REVIEW: Nocturnal Animals
The line between reality and fiction is often blurred by the author, who plumbs his or her life experiences to work through anger, grief, remorse, love, etc., pouring those experiences into thinly veiled versions of themselves. But, to use those characters as a blunt instrument in an act of revenge is something different.
Fashion designer cum part-time director Tom Ford explores those themes in his visually perfect, emotionally sterile Nocturnal Animals. He wrote, co-produced, and directed this adaptation of the 1993 novel Tony and Susan by Austin Wright. It opened to fairly positive reviews in November but given the heady subject matter, it didn’t find its audience and vanished quickly only to remind audiences of its worthiness when Michael Shannon received an Oscar nod as a Best Supporting Actor nominee.
Susan Morrow (Amy Adams) was once married to Edward Sheffield (Jake Gyllenhaal), a budding novelist. They became lovers during grad school, married, and then parted as she lost faith in his ability and chances for success. Instead, she had an affair with Hutton Morrow (Armie Hammer), eventually marrying him and becoming a wealthy art gallery owner in Los Angeles. However, now time has not been kind to the marriage and they are rapidly drifting apart leaving Morrow alone and lost in a world of opulence.
Then, a manuscript for a forthcoming novel arrives from Edward, dedicated to Susan. She begins reading it and loses herself in his beautifully written world and its’ tragic inhabitants. We then are taken into the novel and meet Tony Hastings (Gyllenhaal), his wife Laura (Isla Fisher), and their teen daughter India (Ellie Bamber). Driving along the Texas highways, they are set upon by a gang led by Ray Marcus (Aaron Taylor-Johnson). After terrorizing the three Hastings, the women are spirited off to be raped and murdered, leaving Tony thoroughly abandoned.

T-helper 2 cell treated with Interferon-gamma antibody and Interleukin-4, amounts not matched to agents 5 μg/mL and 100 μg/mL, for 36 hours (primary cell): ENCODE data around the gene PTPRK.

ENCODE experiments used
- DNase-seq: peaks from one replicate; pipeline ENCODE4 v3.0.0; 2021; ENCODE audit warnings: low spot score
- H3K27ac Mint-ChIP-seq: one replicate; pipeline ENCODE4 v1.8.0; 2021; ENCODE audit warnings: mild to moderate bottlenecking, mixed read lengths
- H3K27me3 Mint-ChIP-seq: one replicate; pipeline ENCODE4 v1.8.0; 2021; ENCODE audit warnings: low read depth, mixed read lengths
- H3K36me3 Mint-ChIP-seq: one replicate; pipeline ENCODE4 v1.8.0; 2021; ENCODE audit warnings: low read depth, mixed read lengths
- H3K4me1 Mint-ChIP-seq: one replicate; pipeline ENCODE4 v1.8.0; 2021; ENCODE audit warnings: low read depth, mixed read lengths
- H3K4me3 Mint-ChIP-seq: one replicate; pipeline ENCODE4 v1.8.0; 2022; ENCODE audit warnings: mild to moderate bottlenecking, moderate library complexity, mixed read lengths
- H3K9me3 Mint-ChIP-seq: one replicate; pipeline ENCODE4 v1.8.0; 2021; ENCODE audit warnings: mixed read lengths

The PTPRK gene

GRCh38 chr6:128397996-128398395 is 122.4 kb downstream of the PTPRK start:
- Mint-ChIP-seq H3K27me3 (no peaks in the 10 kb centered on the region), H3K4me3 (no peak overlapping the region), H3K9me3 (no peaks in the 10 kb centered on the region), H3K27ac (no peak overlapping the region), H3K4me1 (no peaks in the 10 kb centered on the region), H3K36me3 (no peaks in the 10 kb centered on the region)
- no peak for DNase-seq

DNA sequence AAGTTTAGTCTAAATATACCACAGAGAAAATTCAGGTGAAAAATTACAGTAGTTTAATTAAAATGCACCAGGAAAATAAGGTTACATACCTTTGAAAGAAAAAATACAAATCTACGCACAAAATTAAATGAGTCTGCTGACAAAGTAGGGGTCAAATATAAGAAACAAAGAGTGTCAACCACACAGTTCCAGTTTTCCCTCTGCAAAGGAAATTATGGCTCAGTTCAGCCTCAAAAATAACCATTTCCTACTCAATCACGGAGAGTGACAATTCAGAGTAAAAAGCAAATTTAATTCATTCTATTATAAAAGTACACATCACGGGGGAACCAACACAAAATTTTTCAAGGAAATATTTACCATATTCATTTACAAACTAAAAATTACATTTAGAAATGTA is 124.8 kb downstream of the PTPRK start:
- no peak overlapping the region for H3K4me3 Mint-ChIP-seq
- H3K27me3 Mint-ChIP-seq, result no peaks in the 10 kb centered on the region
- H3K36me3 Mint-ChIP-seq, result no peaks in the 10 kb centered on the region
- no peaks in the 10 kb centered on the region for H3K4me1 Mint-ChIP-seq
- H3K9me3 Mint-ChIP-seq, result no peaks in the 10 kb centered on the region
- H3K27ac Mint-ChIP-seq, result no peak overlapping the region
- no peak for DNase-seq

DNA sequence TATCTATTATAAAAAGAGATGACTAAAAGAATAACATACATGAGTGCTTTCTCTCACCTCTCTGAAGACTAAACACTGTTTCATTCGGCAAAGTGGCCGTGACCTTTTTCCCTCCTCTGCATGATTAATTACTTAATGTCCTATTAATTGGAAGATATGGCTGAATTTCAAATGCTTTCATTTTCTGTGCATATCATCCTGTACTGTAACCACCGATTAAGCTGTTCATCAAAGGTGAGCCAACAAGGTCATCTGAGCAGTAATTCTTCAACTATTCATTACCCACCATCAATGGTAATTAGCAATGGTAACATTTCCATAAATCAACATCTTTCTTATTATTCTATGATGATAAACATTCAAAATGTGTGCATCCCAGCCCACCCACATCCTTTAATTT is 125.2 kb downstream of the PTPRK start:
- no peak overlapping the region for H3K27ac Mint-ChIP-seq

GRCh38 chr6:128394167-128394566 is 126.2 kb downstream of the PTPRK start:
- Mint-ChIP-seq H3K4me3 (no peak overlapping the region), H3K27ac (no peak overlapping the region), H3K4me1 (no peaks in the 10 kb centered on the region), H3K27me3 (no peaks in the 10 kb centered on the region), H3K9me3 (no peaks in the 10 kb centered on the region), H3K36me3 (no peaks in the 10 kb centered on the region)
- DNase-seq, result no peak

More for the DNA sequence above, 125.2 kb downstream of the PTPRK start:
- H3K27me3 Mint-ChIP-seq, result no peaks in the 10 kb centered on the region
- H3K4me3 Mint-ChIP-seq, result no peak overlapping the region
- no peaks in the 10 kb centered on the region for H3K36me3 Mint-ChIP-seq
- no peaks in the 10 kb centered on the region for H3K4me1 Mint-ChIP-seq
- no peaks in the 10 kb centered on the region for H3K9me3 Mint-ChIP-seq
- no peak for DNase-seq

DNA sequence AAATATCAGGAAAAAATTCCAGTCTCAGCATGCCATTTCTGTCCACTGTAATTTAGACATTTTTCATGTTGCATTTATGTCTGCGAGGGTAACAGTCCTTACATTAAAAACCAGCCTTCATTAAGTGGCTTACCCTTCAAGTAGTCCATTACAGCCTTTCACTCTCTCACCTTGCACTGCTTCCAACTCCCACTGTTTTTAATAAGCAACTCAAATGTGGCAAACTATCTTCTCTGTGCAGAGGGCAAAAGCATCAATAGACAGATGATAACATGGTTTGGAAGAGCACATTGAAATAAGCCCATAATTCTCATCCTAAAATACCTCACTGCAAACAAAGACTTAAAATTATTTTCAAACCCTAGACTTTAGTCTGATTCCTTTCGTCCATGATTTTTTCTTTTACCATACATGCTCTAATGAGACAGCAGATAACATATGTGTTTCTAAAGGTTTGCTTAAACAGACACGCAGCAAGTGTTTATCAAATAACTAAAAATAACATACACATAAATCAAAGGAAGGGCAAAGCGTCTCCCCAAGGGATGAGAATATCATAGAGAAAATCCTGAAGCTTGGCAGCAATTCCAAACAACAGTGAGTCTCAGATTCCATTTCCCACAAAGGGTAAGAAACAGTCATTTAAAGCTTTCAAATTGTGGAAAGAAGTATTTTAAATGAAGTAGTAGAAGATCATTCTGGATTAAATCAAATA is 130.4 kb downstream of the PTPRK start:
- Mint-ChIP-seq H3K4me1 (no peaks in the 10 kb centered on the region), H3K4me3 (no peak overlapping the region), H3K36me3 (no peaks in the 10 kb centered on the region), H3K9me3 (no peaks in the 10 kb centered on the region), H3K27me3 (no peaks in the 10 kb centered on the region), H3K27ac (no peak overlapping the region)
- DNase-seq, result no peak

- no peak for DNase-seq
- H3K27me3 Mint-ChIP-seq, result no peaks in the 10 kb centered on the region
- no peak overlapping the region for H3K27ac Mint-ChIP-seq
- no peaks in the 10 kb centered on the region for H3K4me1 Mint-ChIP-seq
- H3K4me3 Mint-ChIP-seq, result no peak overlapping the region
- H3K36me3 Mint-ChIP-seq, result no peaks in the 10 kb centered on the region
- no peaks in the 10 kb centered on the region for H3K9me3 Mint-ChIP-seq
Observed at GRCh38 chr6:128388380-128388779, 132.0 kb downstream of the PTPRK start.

With the help of Detective Bobby Andes (Shannon), the hunt for justice and vengeance begins.
The film cuts between real world flashbacks and contemporary settings with the novel’s narrative taking up the largest portion of the film. It’s not hard to follow and it does nicely reveal Susan and Edward’s past, explaining why he wrote this story and then, in the film’s final minutes, we understand his act of revenge.
It’s chilling and terrifying at times, gorgeously shot at other times, and it’s telling that the most riveting performances come during the novel sections. Adams’ Susan is cold, frozen with uncertainty and regret, certain her second marriage is crashing.
With all that said, its remote tone keeps audiences from getting fully invested in the characters (we know the more interesting ones aren’t real) which may be why the movie failed to find its audience.
There’s a chance now with the film out on Blu-ray from Universal Home Entertainment. The 2.40:1 high def transfer is crisp so you see through the shadows and experience the gorgeous Texas settings. The DTS-HD Master Audio is a superb companion.
The disc’s scant extra is a three-part The Making of Nocturnal Animals: Building the Story, the Look of Nocturnal Animals, and The Filmmaker’s Eye: Tom Ford. These provide a thorough examination of the adaptation process and bringing the themes, if not the characters, to full life.